By: Chris Kuan
In a previous article, ‘Singapore’s economic outlook in the year to come‘ published on 15 Jan 2016, I wrote that the global financial market turmoil will cause Temasek to report a year-on-year loss of 20%.
As markets has fallen further, this has widened to -25% according to Kenneth Jeyaretnam in his own estimate. He has also estimated that GIC will lose 12% whereas my own estimate is a loss of 9%, the difference due to conflicting interpretation of the volatility of its portfolio. We will never know because GIC does not report year on year returns.
On this note, my previous article in which I took an opposing view to Mr Jeyaretnam and Dr Chris Balding in regards to the discrepancies in the Singapore government’s assets and liabilities, had omitted attribution to both in its first version which was corrected.
This subsequently led to a wrong attribution to another blogger by The Independent. My apologies to the two gentlemen and The Independent for the uncharacteristic omission.
Now the important question is whether our CPF is safe from the severe financial markets turmoil. The answer is Yes but in the bigger scheme of things No. Let us begin with Yes.
The CPF Board invests our savings in government debt securities (SSGS – Special Singapore Government Securities). This means the risk of default, i.e. loss of principal and interest is remote because government bonds are safe in any well managed, advanced country.
This safety essentially derived from the tax raising powers vested in the government, that is to say the government can always raise taxes to mitigate the risk that it may be unable to meet its debt obligations.
One can argue that this is a circular reasoning but this is not confined to Singapore alone. Government debt and state welfare benefits elsewhere in the world are no different – governments can raise taxes and/or cut benefits to service their debt.
So far so good, GIC and Temasek may suffer losses occasionally but CPF is invested in safe government bonds so members are “immunized” from market risks as the government likes to say. Most Singaporeans are comfortable with that assurance. Should we really?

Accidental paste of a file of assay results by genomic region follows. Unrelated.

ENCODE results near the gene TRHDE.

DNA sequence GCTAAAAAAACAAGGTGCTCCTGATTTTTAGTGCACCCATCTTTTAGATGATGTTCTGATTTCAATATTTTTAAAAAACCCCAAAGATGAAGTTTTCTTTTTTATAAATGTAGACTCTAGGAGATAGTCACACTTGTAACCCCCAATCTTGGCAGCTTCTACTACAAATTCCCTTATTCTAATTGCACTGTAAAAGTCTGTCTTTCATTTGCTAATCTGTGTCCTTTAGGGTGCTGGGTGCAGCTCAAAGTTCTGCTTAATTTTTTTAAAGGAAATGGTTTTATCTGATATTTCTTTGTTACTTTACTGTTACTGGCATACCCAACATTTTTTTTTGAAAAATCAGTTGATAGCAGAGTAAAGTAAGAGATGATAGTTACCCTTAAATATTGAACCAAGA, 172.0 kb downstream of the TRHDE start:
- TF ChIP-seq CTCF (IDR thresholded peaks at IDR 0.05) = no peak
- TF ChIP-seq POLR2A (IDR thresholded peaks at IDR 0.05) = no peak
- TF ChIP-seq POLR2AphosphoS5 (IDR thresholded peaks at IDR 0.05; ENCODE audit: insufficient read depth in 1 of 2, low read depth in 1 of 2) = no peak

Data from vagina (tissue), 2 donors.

Since CPF has invested in safe government bonds, then we do not face potential losses from investment in equities and corporate bonds. But is there a certainty that the interest we received from CPF is enough to protect us from the risks resulting from large rises in cost of living? The answer is No and here is why.
Since 2004, the average annual increase in the Consumer Price Index is 2.4%. There is no published data on cost of living rises but the annual increase in the CPF Minimum Sum can be used as a proxy given the government has said that the MS increase is to maintain standard of living. The Minimum Sum has increased by an average of 6% a year over the same period.
Why the huge difference between the two? Simply because the transformation of Singapore produces price rises resulting from quality and esthetic improvements which are not considered inflation but are nevertheless price increases that have to be faced by citizens.
Think of the difference between cooked food prices between a hawker center and an air-con food court. As a result, even with the extra 1% of first 60k, the aggregate CPF interest rates are not sufficient to compensate for cost of living rises. This is a slow, unseen risk accumulated over years or decades.
There are no government securities issued anywhere in the world quite like those Special Singapore Government Securities in which the government can also change the interest rates at its sole discretion.
If the losses, in particular by GIC, are severe and long-lasting enough, one of the way the reserves can be rebuilt is by reducing CPF interest rates so that when markets recover, the government earns a bigger difference between the returns on its investments and the interests it pays to CPF. This means the risk of retirement inadequacy is increased.
Therefore in reality we are not safe from market turmoil. In actual fact, we should have never thought we are safe because it has been drilled into our heads that there is no free lunch.
We may comfort ourselves with safe CPF but no free lunch means that are always consequences we have to face tomorrow.
Republished from Chris Kuan’s Facebook with permission.
CPF is safe from market turmoil but…
By: Chris Kuan